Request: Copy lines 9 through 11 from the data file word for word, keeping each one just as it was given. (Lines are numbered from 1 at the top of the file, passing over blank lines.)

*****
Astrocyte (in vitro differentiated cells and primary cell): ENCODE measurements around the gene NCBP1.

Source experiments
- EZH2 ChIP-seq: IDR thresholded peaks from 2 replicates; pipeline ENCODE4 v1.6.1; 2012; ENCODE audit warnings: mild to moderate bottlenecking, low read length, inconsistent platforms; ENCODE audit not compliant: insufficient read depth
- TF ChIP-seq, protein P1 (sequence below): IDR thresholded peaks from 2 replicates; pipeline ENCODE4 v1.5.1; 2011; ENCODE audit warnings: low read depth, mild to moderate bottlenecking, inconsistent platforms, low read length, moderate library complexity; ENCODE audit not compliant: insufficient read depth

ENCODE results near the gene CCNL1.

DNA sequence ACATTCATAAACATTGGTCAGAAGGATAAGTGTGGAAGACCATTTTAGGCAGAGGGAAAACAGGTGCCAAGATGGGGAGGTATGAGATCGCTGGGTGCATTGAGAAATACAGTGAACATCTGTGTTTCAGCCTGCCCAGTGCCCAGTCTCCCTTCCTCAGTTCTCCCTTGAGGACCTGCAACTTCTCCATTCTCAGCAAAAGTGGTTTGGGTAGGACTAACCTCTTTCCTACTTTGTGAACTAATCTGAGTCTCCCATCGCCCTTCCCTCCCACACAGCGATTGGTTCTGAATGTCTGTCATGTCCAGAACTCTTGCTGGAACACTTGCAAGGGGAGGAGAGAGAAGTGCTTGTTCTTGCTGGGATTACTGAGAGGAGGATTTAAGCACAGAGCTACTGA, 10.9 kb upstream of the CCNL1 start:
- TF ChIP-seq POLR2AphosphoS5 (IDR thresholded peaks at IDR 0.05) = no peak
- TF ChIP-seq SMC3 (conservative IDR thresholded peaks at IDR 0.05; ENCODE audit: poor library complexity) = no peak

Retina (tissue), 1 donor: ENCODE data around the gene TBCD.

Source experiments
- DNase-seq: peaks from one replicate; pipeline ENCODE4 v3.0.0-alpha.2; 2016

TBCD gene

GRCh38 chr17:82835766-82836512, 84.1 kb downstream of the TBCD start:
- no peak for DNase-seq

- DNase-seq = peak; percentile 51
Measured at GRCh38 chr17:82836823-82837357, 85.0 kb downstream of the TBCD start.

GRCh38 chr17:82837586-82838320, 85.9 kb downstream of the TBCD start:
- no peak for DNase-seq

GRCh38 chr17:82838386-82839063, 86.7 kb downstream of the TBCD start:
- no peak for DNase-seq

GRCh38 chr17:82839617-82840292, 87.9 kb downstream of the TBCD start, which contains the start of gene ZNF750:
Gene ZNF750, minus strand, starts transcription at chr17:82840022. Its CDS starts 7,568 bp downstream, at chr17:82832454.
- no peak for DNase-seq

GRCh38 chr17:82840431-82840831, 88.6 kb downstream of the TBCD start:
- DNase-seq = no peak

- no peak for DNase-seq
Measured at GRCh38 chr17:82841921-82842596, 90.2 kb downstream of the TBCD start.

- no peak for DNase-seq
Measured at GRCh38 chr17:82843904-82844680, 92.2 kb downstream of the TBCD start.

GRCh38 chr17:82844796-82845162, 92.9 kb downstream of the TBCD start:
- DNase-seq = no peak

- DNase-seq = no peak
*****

Retina (tissue), 1 donor: ENCODE data around the gene TBCD.

Source experiments
- DNase-seq: peaks from one replicate; pipeline ENCODE4 v3.0.0-alpha.2; 2016